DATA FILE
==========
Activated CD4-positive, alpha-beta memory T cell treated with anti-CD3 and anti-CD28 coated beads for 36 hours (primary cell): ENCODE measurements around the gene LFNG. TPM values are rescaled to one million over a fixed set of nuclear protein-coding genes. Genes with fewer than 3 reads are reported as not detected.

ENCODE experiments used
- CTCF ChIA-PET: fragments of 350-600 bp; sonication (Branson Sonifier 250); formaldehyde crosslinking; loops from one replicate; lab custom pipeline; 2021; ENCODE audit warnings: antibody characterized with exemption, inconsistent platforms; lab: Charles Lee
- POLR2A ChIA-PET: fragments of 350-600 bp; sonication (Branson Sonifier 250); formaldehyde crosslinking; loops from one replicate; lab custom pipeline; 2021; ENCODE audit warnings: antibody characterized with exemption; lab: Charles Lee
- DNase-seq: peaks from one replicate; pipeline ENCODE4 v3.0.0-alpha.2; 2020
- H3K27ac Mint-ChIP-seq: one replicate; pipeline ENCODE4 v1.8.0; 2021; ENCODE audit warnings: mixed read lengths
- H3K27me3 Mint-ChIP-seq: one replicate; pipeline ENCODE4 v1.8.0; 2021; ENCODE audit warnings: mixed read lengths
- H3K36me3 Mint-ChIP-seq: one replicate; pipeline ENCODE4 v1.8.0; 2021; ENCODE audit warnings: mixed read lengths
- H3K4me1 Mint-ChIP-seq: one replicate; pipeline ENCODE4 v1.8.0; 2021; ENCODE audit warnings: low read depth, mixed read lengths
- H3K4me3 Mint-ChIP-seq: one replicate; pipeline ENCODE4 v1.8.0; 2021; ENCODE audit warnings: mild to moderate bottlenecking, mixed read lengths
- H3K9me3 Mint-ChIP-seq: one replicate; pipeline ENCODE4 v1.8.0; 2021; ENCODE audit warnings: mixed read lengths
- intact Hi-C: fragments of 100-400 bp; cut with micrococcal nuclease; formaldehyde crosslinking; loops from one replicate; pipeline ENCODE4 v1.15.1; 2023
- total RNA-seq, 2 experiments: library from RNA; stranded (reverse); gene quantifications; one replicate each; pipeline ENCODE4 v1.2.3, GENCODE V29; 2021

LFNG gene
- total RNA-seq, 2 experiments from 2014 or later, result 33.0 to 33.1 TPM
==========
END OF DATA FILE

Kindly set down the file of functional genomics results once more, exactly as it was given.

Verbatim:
Activated CD4-positive, alpha-beta memory T cell treated with anti-CD3 and anti-CD28 coated beads for 36 hours (primary cell): ENCODE measurements around the gene LFNG. TPM values are rescaled to one million over a fixed set of nuclear protein-coding genes. Genes with fewer than 3 reads are reported as not detected.

ENCODE experiments used
- CTCF ChIA-PET: fragments of 350-600 bp; sonication (Branson Sonifier 250); formaldehyde crosslinking; loops from one replicate; lab custom pipeline; 2021; ENCODE audit warnings: antibody characterized with exemption, inconsistent platforms; lab: Charles Lee
- POLR2A ChIA-PET: fragments of 350-600 bp; sonication (Branson Sonifier 250); formaldehyde crosslinking; loops from one replicate; lab custom pipeline; 2021; ENCODE audit warnings: antibody characterized with exemption; lab: Charles Lee
- DNase-seq: peaks from one replicate; pipeline ENCODE4 v3.0.0-alpha.2; 2020
- H3K27ac Mint-ChIP-seq: one replicate; pipeline ENCODE4 v1.8.0; 2021; ENCODE audit warnings: mixed read lengths
- H3K27me3 Mint-ChIP-seq: one replicate; pipeline ENCODE4 v1.8.0; 2021; ENCODE audit warnings: mixed read lengths
- H3K36me3 Mint-ChIP-seq: one replicate; pipeline ENCODE4 v1.8.0; 2021; ENCODE audit warnings: mixed read lengths
- H3K4me1 Mint-ChIP-seq: one replicate; pipeline ENCODE4 v1.8.0; 2021; ENCODE audit warnings: low read depth, mixed read lengths
- H3K4me3 Mint-ChIP-seq: one replicate; pipeline ENCODE4 v1.8.0; 2021; ENCODE audit warnings: mild to moderate bottlenecking, mixed read lengths
- H3K9me3 Mint-ChIP-seq: one replicate; pipeline ENCODE4 v1.8.0; 2021; ENCODE audit warnings: mixed read lengths
- intact Hi-C: fragments of 100-400 bp; cut with micrococcal nuclease; formaldehyde crosslinking; loops from one replicate; pipeline ENCODE4 v1.15.1; 2023
- total RNA-seq, 2 experiments: library from RNA; stranded (reverse); gene quantifications; one replicate each; pipeline ENCODE4 v1.2.3, GENCODE V29; 2021

LFNG gene
- total RNA-seq, 2 experiments from 2014 or later, result 33.0 to 33.1 TPM